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Children’s mental health in Gaza pushed beyond breaking point after nearly a month of siege and bombardment

Ramallah, 07 November – Nearly a month of relentless bombardment of densely populated civilian areas has exacerbated the already-critical mental health crisis for Gaza’s children with far-reaching consequences, as coping strategies and safe spaces are ripped away and mental health services and assistance are cut off, says Save the Children.

Over the past month, the Ministry of Health in Gaza has reported 4,008 children killed in the Strip, as well as a further 1,270 children missing, presumed buried under the rubble. A further 43 children have been killed in the occupied West Bank, and 31 children killed in Israel, while media reports indicate that around 30 children are being held hostage. The aid agency is concerned for the physical and emotional wellbeing of children across the region – including the West Bank and Israel – and warns that children’s mental health in Gaza has been pushed beyond breaking point.

With Israeli airstrikes over the last month hitting thousands of civilian spaces in Gaza including schools and hospitals sheltering families the violence, fear, grief and uncertainty is causing serious mental harm for children with no safe place to go.

Yousef*, Save the Children staff member in Gaza, and father of three children aged under 10, said:

“There is a lot of loss and a lot of pain. We are fearful: of what the coming hours will bring, of what tomorrow will bring. Death is everywhere. My children look into my eyes every day, they are searching for answers. I have no answers for them. It is very hard, especially for children. We try to pull ourselves together to support and protect children. The needs are huge.” 

The Ministry of Health in Gaza reports that 444 families have lost two to five members to the violence in the last four weeks, including 192 families who have lost 10 or more members, leaving many children without family support – a critical coping mechanism for children experiencing trauma. Medical professionals in Gaza including Médecins Sans Frontiers/Doctors without Borders have shared that the number of children without surviving family members arriving for medical care is so high that a new acronym has been coined to identify them – “WCNSF” (Wounded Child No Surviving Family).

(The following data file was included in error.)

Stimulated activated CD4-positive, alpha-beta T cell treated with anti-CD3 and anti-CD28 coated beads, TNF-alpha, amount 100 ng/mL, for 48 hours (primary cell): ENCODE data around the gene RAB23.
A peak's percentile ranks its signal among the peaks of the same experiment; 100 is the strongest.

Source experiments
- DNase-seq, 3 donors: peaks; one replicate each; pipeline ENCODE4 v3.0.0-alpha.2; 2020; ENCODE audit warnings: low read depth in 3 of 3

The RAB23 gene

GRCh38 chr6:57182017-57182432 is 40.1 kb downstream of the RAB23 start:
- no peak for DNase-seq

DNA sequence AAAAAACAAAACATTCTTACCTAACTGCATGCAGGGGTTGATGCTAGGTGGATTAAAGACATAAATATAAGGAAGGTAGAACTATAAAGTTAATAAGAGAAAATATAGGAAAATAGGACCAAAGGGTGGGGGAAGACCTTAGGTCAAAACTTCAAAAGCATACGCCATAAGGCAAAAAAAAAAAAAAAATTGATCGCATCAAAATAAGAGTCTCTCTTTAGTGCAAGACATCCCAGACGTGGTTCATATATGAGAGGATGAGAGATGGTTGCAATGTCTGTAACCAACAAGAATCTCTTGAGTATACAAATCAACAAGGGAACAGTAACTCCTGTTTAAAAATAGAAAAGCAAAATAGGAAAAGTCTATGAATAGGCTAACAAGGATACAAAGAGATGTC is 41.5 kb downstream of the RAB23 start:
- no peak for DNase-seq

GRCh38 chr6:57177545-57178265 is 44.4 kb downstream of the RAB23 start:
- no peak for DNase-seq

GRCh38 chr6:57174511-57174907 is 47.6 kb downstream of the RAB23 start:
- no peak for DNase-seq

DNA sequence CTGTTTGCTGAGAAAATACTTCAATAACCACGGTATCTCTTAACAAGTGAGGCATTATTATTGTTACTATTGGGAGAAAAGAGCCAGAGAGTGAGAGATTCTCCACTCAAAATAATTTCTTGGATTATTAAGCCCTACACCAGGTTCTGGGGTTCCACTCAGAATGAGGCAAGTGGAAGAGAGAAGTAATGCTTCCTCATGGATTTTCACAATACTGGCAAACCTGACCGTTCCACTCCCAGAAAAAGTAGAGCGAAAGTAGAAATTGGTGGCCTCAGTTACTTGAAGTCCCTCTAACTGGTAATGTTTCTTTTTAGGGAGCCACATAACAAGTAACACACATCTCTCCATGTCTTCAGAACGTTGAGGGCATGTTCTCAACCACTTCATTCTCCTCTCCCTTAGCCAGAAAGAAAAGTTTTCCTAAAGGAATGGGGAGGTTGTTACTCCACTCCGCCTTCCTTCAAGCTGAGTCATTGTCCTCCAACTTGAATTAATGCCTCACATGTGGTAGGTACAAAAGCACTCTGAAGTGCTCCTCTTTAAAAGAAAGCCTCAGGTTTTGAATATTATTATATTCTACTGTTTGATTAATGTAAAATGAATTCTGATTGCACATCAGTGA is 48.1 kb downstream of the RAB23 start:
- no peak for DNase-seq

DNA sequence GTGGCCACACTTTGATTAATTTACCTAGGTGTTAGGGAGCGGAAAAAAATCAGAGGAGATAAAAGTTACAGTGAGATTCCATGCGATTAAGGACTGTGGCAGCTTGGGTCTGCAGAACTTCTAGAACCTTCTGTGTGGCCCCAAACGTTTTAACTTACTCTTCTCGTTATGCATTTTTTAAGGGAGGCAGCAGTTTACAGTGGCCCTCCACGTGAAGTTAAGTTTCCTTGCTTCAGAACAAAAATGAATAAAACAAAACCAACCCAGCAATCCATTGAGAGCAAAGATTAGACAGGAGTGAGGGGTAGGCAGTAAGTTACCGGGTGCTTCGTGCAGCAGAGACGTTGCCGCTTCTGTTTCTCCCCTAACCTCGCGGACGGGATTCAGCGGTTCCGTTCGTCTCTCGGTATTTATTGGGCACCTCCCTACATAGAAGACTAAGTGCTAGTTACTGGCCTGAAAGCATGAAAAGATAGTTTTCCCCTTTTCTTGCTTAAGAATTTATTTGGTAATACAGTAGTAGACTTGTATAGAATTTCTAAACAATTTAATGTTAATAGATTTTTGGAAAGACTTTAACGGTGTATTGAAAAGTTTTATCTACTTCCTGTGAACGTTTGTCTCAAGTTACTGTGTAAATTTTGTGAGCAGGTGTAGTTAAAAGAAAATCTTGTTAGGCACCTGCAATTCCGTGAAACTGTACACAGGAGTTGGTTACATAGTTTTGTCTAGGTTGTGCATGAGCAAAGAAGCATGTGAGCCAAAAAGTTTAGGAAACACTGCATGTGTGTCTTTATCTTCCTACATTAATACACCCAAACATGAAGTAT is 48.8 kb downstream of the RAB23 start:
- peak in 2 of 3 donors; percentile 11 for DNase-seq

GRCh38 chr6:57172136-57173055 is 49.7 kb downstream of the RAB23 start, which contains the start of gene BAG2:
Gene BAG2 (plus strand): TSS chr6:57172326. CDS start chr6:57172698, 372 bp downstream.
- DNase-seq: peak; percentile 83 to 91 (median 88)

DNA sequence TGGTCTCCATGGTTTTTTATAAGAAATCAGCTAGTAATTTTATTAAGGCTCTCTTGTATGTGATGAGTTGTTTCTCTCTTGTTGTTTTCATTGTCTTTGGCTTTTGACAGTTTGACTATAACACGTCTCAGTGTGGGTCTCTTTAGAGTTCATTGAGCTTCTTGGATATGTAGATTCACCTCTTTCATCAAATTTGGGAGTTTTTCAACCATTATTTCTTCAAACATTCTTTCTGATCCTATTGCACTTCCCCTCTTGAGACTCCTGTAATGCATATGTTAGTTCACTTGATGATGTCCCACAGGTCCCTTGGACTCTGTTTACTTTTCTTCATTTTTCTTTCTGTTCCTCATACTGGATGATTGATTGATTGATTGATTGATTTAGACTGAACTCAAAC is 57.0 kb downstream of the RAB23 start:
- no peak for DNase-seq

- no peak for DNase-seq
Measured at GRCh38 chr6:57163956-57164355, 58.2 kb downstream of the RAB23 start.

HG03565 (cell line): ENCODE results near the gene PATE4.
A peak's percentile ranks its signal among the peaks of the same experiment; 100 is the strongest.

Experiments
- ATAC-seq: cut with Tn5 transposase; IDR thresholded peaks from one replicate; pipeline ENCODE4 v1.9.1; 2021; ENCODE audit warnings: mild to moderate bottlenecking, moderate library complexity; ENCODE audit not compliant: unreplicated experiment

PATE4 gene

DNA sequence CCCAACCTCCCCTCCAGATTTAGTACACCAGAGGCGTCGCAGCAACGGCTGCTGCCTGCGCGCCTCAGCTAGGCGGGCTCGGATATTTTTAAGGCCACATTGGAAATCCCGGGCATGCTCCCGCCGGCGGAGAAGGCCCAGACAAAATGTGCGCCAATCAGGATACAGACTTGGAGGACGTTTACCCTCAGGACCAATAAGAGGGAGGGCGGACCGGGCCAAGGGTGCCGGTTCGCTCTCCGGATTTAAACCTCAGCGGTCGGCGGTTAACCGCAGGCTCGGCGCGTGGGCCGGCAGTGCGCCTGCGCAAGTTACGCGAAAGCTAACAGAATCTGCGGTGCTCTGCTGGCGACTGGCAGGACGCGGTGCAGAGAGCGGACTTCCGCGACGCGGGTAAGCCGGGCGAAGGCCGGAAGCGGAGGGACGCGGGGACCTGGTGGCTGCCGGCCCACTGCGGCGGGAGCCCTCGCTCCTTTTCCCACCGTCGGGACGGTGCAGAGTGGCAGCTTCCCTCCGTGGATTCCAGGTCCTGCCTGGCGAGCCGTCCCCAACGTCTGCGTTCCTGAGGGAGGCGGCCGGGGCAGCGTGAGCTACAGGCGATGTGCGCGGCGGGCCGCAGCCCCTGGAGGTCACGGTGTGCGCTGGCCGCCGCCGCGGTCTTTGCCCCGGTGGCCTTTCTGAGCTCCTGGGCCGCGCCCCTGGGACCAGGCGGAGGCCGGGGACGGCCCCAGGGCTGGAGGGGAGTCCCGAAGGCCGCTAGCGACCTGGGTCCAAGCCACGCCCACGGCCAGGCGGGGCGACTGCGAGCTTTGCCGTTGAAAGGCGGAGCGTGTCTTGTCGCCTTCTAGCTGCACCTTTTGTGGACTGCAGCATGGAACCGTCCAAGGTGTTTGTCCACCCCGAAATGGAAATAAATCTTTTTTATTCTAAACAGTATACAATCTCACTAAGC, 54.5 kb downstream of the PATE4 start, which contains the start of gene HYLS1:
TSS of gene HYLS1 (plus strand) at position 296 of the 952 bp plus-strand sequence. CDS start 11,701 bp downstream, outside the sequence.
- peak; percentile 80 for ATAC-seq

Save the Children's mental health experts warn that the current conduct of hostilities in Gaza is exposing children to extremely traumatic episodes while stripping away options to help them cope. There is no safe place, no sense of security and no routine, with thousands displaced from their homes. Caregivers experiencing their own stress are struggling to help children cope with the overwhelming emotional reactions typical of young people traumatized by violence. Under current conditions in Gaza, children are experiencing a whole host of signs and symptoms of trauma including anxiety, fear, worry about their safety and that of their loved ones, nightmares and disturbing memories, insomnia, bottling up emotions and withdrawing from loved ones.The trauma giving rise to these symptoms is ongoing, relentless and compounding day by day.

Jason Lee, Save the Children’s Country Director for the occupied Palestinian territory, said:

“In times of war, people usually seek refuge in safe places. There are no safe places in Gaza right now, and there is no way of reaching safety outside. With a sense of safety, the constant reassuring presence of family, some kind of a routine and appropriate treatment, children can recover. But so many children have already lost family members, some have lost all, and the violence and displacement is relentless.

“Time and time again, we’ve warned that the toll of conflict and the blockade on children’s mental health is too great. Even before this escalation, more than half of parents we spoke to reported that their children were self-harming or experiencing suicidal thoughts. 

“We are running out of words to raise the alarm in strong enough terms or to articulate the scale of children’s suffering.

“There must be a ceasefire. Without one, the children who aren’t killed will have their last reserves of hope and trust that they will be protected completely destroyed. Every day of violence means more mental and physical scars that will last a lifetime. Without an immediate ceasefire, there’s a very real risk that children’s mental health will be pushed to the point of no return.”

Since the land, air and sea blockade was imposed in 2007, the lives of children in Gaza have been mired by severe deprivation, cycles of violence and restrictions on their freedom. A report published by Save the Children in June 2022 showed that children’s mental health was already at breaking point. 80% of children reported feeling in a perpetual state of fear, worry, sadness and grief. Three quarters of children were bedwetting in fear, and a growing number were exhibiting reactive mutism.

All children across the region have a right to be protected. Save the Children is calling on the international community to support a ceasefire without further delay and ensure that all parties to the conflict respect International Humanitarian Law, as is their obligation.



  • According to OCHA, civilian infrastructure hit by Israeli airstrikes this month includes at least 253 education facilities, 101 health facilities, 58 places of worship, three refugee camps and more than 40,000 housing units.
  • The child casualty figures stated are sourced from OCHA, citing the Ministries of Health in Gaza, the West Bank, and Israel respectively. Due to the current situation, information and numbers provided by these authorities cannot be verified independently.

For further enquiries please contact media@savethechildren.org.uk / +44(0)7831 650409